MuJoCo has layered design combining user convenience with computational efficiency. The runtime simulation module is written in C and is tuned to maximize performance. It operates on low-level data structures, which are generated offline by the built-in XML parser and model compiler. Interactive OpenGL visualization is also built-in, including a native GUI rendered in OpenGL. The user specifies models in the native MJCF format - which is an XML file format designed to be as human readable and editable as possible. URDF model files can also be loaded.

The MuJoCo product line includes the main product (simply called MuJoCo as of version 2.0; previously it was called MuJoCo Pro), and several add-ons which build higher level functionality on top of the main product. Note that the add-ons are not yet updated to the 2.0 release of the main product.


MuJoCo is a dynamic library with C API, compatible with Windows, Linux and maxOS. It is intended for researchers and developers with computational background. It includes the XML parser, model compiler, simulator and interactive OpenGL visualizer. It further exposes a large number of functions for computing physics-related quantities, not necessarily in a simulation loop. MuJoCo can be used to implement model-based computations such as control synthesis, state estimation, system identification, mechanism design, data analysis through inverse dynamics, parallel sampling for machine learning applications. It can also be used as a more traditional simulator, including applications to gaming and interactive virtual environments.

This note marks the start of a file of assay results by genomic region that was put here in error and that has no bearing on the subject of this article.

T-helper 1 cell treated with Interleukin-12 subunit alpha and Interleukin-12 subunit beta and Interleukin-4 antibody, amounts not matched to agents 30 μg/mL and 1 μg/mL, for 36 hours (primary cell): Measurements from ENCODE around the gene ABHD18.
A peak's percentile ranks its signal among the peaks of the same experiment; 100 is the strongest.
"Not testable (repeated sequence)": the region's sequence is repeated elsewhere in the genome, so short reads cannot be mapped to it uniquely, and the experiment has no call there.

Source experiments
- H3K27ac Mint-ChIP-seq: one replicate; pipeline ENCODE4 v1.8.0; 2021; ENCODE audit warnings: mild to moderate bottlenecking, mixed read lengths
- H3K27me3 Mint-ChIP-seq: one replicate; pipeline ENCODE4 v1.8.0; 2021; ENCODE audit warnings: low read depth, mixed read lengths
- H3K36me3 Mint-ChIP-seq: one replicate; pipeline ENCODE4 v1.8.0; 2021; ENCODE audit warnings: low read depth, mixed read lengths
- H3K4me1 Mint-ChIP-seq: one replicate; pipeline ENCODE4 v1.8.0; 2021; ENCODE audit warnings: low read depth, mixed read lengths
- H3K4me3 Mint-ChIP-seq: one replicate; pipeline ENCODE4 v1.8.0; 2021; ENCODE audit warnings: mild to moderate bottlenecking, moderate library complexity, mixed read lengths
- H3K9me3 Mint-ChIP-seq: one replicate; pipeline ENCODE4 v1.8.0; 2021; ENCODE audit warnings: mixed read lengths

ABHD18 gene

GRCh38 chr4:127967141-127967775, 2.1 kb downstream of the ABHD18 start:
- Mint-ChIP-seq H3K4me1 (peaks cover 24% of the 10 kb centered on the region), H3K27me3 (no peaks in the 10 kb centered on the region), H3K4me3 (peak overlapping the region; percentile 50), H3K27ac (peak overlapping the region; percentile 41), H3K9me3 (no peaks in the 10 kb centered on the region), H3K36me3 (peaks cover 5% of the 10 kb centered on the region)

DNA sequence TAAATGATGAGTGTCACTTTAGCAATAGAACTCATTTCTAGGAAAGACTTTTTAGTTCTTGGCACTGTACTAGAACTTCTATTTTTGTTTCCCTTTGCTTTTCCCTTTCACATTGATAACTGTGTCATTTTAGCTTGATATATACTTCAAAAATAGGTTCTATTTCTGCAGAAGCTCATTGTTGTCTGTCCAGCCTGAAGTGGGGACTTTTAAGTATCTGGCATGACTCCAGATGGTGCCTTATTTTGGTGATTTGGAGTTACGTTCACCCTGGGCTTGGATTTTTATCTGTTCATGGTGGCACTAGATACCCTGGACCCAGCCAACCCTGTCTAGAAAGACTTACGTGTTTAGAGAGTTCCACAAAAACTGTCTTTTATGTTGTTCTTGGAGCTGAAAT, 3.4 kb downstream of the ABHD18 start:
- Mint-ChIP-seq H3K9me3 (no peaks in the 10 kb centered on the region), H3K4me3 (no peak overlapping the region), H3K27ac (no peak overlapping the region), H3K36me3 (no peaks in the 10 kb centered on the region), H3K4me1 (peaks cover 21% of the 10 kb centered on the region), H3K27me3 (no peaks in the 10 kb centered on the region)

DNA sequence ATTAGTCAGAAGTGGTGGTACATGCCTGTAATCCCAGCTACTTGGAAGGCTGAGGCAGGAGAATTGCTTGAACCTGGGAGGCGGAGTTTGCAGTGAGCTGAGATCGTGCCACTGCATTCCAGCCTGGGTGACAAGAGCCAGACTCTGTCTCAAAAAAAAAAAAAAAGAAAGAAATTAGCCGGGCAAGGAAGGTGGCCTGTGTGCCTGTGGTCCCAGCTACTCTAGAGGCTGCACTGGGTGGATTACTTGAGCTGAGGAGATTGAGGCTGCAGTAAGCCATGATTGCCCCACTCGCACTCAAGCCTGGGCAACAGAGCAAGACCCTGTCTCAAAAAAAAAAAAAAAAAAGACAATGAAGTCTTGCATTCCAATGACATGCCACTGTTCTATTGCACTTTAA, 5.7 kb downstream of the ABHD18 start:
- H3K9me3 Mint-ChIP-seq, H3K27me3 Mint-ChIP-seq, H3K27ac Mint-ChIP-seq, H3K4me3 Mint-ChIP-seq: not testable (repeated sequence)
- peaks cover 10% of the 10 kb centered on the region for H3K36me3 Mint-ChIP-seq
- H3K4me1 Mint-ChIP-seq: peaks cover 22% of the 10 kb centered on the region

MuJoCo HAPTIX is an end-user product with full-featured GUI, aiming to provide functionality related to Gazebo but based on the MuJoCo physics engine. It is compatible with 64-bit Windows only. It has a socket-based API exposing a subset of the functions and data structures available in the main library. HAPTIX can be used as a generic simulator, or as a simulator customized to the needs of the DARPA Hand Proprioception & Touch Interfaces (HAPTIX) program. To achieve the latter goal it integrates real-time motion capture, used to move the base of a simulated prosthetic hand as well as track the user's head and implement a stereoscopic virtual environment.

MuJoCo Unity Plugin

MuJoCo Unity Plugin aims to replace the default simulator in Unity with MuJoCo physics, allowing MuJoCo users to leverage the rendering and editing capabilities of Unity.